Aims: To understand (A) the range of possible business models that can be used to create and capture value from technology, and the relative strengths and weaknesses of each; (B) the range of funding options available to support the implementation of different business models, and the relative strengths and weaknesses of each; and (C) the interactions between the choice of business model and the availability of resources, and the dynamic and context-specific nature of the interaction between them.
Aim: To understand (A) the dimensions (what it is) and drivers (why it is so common now) of open innovation; (B) the challenges of implementing open innovation from the perspectives of start-ups, small and medium sized, firms, large firms and universities; and (C) examples of good practices for open innovation in terms of structures, processes, metrics and location.
Design Thinking is increasingly positioned as a widely applicable cognitive approach to solving ‘wicked problems’. Wicked problems were introduced by Rittel and Webber in 1973, and are those that have no singular ‘right’ solution, and may include specific design challenges or broader business strategies. Designerly approaches are therefore not the sole prerogative of designers, and may be employed in all cases where there are complex demands for increased innovation and non-linear thinking.
Herbert Simon advanced this perspective in a seminal article ‘The Science of Design: Creating the Artificial’ in 1988, by stating that: “Everyone designs who devises courses of action aimed at changing existing situations into preferred ones”. However, to be of real utility Design Thinking needs to be understood from a theoretical standpoint before it can be more effectively applied in practical contexts.
As a result, this lecture will commence with an introduction to the academic principles of Design Thinking. These foundations include the works of design theorists Cross and Lawson amongst others and the concept of abductive reasoning. Abductive reasoning is the ability to think what ‘may’ be, and this links to the principles of visualisation, which are an essential component of Design Thinking. Visualisation is vital in order to make concepts tangible. Thereafter the Design Thinking approach will be described in a form that enables users to apply the theory in practice using a number of examples - in other words move from thinking to doing.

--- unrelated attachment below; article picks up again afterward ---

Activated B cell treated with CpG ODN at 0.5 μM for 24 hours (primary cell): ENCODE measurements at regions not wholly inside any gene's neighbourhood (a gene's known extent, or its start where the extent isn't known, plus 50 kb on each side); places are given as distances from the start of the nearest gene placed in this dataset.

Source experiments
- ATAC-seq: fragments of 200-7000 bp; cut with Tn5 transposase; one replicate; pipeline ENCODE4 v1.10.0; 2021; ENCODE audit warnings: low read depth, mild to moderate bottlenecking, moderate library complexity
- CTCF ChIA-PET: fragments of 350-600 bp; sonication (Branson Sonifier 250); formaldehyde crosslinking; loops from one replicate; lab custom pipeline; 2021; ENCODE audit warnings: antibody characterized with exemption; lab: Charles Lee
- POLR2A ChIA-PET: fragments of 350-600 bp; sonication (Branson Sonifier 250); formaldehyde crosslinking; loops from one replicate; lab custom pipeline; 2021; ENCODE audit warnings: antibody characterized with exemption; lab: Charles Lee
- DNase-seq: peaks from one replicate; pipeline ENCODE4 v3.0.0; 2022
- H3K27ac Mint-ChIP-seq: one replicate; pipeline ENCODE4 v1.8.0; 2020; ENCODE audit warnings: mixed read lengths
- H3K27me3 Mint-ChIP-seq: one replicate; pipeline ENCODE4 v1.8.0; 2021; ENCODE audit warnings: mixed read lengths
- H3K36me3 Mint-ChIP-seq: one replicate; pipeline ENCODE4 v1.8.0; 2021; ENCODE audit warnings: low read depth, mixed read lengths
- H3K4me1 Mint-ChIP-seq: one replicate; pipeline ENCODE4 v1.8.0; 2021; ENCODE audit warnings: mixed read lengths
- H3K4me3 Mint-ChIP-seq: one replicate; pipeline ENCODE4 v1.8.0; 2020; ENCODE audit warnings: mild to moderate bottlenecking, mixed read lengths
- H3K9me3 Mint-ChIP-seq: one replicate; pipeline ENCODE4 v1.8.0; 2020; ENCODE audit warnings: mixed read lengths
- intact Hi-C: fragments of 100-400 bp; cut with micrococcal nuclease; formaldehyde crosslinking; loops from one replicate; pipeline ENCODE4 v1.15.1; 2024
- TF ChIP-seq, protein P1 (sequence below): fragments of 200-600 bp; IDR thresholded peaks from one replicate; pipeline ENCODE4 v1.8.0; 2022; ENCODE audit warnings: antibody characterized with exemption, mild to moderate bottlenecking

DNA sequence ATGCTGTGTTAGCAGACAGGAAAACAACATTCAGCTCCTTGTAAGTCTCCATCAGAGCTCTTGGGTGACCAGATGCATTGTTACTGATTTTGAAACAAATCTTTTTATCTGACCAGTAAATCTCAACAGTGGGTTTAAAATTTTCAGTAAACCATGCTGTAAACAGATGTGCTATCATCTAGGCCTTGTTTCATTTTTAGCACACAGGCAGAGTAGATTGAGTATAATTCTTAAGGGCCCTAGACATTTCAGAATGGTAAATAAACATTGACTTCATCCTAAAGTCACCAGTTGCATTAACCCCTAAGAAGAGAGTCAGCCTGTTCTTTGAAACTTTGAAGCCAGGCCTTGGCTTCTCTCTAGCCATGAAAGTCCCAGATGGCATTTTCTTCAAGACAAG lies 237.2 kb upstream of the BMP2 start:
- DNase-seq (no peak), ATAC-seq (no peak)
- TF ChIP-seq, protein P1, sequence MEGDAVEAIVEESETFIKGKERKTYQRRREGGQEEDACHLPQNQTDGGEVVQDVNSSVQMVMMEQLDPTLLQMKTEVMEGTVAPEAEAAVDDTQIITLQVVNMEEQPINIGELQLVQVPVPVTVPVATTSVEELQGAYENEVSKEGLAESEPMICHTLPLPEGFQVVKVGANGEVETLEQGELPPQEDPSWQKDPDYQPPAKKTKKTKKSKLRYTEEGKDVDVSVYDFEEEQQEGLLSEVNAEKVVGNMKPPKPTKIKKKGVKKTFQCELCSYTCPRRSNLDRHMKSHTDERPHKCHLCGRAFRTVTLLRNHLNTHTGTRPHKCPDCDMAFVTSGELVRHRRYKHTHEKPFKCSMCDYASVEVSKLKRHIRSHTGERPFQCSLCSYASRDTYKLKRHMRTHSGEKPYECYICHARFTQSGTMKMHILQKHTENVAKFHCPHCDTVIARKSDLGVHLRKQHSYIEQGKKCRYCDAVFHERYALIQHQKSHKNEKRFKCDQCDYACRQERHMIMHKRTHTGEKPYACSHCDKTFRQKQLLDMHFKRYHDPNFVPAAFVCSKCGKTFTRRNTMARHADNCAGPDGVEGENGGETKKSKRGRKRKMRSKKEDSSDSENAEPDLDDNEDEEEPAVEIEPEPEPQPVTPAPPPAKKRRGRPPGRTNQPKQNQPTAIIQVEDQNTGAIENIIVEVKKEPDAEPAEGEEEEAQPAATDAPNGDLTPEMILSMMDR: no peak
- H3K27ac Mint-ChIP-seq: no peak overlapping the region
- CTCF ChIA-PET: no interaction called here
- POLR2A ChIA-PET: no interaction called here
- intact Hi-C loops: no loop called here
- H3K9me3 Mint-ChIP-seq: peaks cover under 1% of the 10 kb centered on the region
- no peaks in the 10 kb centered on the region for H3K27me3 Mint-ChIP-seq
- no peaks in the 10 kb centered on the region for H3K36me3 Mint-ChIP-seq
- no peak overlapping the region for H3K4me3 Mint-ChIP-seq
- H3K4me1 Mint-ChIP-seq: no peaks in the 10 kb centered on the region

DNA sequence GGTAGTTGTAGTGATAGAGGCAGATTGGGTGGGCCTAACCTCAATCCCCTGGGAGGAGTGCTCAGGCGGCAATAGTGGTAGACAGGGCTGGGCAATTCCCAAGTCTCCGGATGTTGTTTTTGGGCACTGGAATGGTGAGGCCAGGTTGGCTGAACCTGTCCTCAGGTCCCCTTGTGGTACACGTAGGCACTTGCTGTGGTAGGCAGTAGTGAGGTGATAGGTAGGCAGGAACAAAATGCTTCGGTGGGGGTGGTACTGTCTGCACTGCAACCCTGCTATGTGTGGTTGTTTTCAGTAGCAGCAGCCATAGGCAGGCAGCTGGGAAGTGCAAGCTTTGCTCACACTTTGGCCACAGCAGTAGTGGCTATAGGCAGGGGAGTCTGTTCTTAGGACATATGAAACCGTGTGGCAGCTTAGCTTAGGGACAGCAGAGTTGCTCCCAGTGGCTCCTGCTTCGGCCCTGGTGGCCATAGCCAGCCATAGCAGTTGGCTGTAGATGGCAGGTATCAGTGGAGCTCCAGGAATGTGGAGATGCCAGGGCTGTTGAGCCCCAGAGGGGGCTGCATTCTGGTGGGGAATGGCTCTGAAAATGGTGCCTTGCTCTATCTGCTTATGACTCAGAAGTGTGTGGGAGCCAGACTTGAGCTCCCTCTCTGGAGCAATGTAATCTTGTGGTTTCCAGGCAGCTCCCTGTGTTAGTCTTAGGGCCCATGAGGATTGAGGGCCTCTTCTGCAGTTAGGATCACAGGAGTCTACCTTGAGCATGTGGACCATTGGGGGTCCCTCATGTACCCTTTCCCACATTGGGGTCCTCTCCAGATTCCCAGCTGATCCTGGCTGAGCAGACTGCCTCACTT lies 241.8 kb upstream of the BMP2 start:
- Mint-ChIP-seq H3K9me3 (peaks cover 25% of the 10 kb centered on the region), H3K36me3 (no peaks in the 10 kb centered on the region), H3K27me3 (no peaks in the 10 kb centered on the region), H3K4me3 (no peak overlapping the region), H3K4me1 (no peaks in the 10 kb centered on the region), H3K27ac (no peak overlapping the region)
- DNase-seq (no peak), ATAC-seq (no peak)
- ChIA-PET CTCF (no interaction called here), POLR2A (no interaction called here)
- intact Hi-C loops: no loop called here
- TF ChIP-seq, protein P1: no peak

PhD: Doctor of Philosophy, University of Cambridge
Before joining academia she had an industrial career with over twenty-five years of experience as a design and innovation director, head of design and senior designer in leading international retailers and design consultancies.
Technology is changing at an increasingly rapid pace, turning entire industries such as transportation, education and healthcare on their heads. At the same time, consumer expectations for the experiences companies are providing are escalating. Together these trends are creating a world in which traditional linear thinking – e.g., what comes after the PC? – is no longer valid. The complex problems these changes imply require different approaches to framing and solving problems, and the ability to work collaboratively while applying those approaches.
In this session we draw your attention to the ways in which you frame and solve problems today, and introduce you to a set of options you might consider using to frame and solve problems in the future. We'll focus on developing your skills in four areas: observation, framing and reframing, diverging and converging and rapid experimentation. In each, we'll provide a variety of tools or methods –conducting dialogue to understand others, using metaphors for concept generation, telling stories to test ideas -- for you to try, and we'll have you apply them in teams to real issues. The session draws upon the mindset of design thinking, while also tapping the skillsets and toolsets associated with critical thinking and systems thinking.
In this course, students learn the basic theoretical literature on leadership, including its psychological dimensions. These ideas will be applied to leadership tasks that students will face in their careers, such as building networks and influencing others.
Each segment = 1 hour
To understand the basic elements of leadership from research and practical perspectives and to analyze the role of personality and the interaction of different personality types.
The lecture covers the basic concepts of leadership: what leaders do; personality traits; leadership skills; ethics.
To understand different leadership styles, when to use them, and what is your own leadership style.